Address by His Excellency the President at the Opening of Parliament

President of the Republic of Fiji


Parliament House

Monday, 22nd  November, 2021




Honorable Chief Justice

Members of the Judiciary

Honourable Speaker of Parliament

Honourable Prime Minister;

Honourable Cabinet Ministers

Honourable Leader of the Opposition

Honourable Members;

My fellow Fijians

Bula Vinaka, Miau sa bula re and good morning!

It is my privilege to open the 2021-2022 session of Parliament.

I thank the members of Parliament for their vote of confidence in me to assume this high office. And to my immediate predecessor, His Excellency Major-General Jioji Konusi Konrote –– thank you, Sir, not only for setting such a high standard of leadership as our President, but for all of the decades of service you have given to the pursuit of peace among people.

My fellow Fijians, the democracy created under our Fijian Constitution will wither with our complacency but comes alive with the public’s participation, as does its values and principles. So, wherever you are watching, listening to, or reading this address, I thank you for your participation in the vital national business of our democracy.

As the youngest President of Fiji, I may not have the same number of years in public life under my belt as some of you Honourable Members. But I have been in leadership long enough to see the difference between the genuine democracy we share today and past systems that fell short of delivering true equality for our people.

I view the preservation and the strengthening of our democratic society as my greatest responsibility as your President. Honourable Members, with due respect, know that I will protect the flame of our young democracy from any and all who seek to extinguish it, for personal or political purposes. And I will use my leadership to support the highest possible functioning of the State and the work of the Executive to realise the objectives of our Constitution. We have far too much left to achieve to let sideshows dominate our national discourse.

We must see the forest for the trees, for politicians and personalities come and go, but our institutions and the ethos of equality and a strong nation state, must endure. Indeed, they must thrive.

As a Fijian who has watched these proceedings closely for years, let me offer some perspective from the outside looking in. I know you represent different parties and may have different priorities. Regardless, you must strive to serve the national interest; the best interests of all Fijians –– all women, men, and children, and those yet to be born. This is not the 1900s. We are not some far-flung colony in the furthest reaches of a sprawling Empire. Nor are we some backwater port in a vast Pacific. Our nation is home to a people who want stability and prosperity and who are wiser and more educated than ever before.  Fiji’s global star is rising, our modernising economy sits at the cusp of recovery, and the old style of politics has no place in this new Fiji.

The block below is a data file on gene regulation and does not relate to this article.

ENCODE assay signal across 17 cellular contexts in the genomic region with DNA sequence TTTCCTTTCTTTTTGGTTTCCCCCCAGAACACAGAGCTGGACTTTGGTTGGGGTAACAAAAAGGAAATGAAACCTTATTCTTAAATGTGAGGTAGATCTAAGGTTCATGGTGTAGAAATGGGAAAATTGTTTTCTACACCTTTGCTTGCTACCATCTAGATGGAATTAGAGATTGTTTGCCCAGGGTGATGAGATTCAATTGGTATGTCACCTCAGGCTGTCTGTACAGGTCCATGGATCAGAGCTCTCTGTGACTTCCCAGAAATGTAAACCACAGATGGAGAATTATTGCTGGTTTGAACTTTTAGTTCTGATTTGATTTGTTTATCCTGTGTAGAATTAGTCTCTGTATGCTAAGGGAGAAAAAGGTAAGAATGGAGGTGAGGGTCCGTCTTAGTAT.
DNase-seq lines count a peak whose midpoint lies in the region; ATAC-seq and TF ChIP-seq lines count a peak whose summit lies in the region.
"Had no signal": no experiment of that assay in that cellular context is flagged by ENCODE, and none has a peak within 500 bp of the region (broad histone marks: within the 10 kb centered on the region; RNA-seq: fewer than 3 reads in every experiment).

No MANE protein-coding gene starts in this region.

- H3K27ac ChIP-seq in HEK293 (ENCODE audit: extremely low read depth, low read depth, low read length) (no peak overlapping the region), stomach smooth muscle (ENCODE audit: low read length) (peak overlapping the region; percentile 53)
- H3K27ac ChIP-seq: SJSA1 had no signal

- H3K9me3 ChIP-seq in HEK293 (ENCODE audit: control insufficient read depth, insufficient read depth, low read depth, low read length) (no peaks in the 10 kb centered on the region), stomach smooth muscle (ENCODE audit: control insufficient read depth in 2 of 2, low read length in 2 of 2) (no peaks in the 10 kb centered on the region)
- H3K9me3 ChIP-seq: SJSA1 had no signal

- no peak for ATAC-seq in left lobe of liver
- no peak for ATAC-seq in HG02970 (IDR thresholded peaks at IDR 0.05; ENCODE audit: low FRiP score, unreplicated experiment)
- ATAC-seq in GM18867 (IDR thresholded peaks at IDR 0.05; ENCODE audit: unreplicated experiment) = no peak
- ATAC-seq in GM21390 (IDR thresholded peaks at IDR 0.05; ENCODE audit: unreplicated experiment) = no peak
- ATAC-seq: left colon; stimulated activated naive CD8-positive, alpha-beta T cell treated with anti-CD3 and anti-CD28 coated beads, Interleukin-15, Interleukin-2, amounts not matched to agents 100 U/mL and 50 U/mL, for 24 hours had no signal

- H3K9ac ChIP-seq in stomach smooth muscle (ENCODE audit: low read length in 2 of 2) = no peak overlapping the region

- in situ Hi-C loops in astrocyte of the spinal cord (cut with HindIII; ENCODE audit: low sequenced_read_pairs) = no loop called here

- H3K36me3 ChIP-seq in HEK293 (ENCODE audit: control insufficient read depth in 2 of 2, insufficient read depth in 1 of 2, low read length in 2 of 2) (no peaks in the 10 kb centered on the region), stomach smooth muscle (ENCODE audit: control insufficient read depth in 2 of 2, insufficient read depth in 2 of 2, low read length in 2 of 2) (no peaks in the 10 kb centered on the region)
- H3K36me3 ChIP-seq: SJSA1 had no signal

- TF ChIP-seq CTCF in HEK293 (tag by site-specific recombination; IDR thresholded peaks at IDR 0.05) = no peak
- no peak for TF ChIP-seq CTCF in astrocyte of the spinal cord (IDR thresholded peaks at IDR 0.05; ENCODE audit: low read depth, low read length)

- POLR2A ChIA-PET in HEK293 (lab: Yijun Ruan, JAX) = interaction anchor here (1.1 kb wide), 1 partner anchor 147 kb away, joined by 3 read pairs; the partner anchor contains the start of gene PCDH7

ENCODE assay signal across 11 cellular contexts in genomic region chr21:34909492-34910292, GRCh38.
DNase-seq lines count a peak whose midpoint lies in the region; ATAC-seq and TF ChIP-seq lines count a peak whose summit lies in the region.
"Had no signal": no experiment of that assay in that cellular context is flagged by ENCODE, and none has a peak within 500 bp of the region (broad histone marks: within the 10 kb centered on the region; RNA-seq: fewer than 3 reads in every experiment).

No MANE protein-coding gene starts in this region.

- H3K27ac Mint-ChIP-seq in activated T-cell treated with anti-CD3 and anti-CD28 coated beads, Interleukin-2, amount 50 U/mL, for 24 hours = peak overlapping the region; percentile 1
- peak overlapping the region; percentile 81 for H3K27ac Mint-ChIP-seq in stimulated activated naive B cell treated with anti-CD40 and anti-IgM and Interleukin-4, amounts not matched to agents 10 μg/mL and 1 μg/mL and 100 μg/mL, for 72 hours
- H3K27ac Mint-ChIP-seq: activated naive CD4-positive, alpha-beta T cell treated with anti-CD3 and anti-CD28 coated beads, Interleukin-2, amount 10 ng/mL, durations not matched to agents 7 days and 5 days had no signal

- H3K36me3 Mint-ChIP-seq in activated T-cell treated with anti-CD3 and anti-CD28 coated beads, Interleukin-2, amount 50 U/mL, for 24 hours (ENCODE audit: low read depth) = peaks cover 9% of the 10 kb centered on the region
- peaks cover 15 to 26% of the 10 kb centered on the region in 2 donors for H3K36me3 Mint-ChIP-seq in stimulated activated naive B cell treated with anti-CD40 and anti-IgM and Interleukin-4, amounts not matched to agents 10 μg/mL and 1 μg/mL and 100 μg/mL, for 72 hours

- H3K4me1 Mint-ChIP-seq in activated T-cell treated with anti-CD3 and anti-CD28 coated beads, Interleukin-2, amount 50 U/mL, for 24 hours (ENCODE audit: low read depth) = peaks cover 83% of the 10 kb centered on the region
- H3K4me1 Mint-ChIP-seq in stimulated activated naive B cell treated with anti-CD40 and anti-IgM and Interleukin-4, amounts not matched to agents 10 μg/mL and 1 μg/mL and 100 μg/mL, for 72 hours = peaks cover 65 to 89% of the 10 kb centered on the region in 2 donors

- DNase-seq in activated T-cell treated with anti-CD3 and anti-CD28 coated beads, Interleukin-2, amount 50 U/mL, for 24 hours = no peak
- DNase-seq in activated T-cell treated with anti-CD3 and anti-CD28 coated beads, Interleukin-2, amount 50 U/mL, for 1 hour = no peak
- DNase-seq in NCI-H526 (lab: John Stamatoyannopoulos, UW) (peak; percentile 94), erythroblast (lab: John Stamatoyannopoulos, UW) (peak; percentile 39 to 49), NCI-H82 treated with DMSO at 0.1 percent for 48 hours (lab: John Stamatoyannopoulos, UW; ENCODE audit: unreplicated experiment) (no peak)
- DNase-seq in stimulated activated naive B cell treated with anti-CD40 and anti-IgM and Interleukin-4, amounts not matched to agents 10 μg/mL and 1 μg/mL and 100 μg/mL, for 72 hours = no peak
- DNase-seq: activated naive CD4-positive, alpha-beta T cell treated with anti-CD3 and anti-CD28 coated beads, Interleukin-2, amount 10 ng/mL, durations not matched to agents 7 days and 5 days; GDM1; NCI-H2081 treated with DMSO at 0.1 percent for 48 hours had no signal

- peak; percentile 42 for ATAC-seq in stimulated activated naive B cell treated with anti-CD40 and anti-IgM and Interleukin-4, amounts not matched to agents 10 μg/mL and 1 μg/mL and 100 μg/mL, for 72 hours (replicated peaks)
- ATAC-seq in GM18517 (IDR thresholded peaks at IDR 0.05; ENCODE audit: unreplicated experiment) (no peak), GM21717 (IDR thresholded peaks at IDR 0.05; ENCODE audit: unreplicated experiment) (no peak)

We should not suffer the politics of pettiness and personalisation or exist in some perpetual state of political antagonism. Instead, we must see further than short-term political wins toward a long-term vision for the nation’s progress. And each of you must strive to move beyond a perspective that is tethered to the past, or to a single religion, a single gender, a single ethnicity, or a single province because I assure you, the future does not wait for a single one of you. And we do not have a single day to spare in meeting this century’s challenges and opportunities.

After two full years of weathering the pandemic, I commend the nation on the success of the vaccination effort that has revealed a light at the end of this tunnel.  Rather than cede the day to ignorance, we have come together in a spirit of knowledge, patriotism, and progress to fully vaccinate over 90 percent of adults. I am proud, but I am not satisfied. I share our Hon Prime Minister’s ambition to vaccinate every eligible adult in Fiji and I urge the small fringe groups of the unvaccinated to accept this powerful protection against a deadly disease.

It took political wisdom and diplomatic acumen to secure these vaccines, it took administrative will to incentivise their use, it took sacrifice from our front liners to deploy them quickly and good sense from our people to embrace them. And it took a caring and compassionate government to pay out unemployment benefits –– not in the tens of millions –– but in the hundreds of millions of dollars throughout this crisis; the most assistance ever paid to Fijians at any time in our history.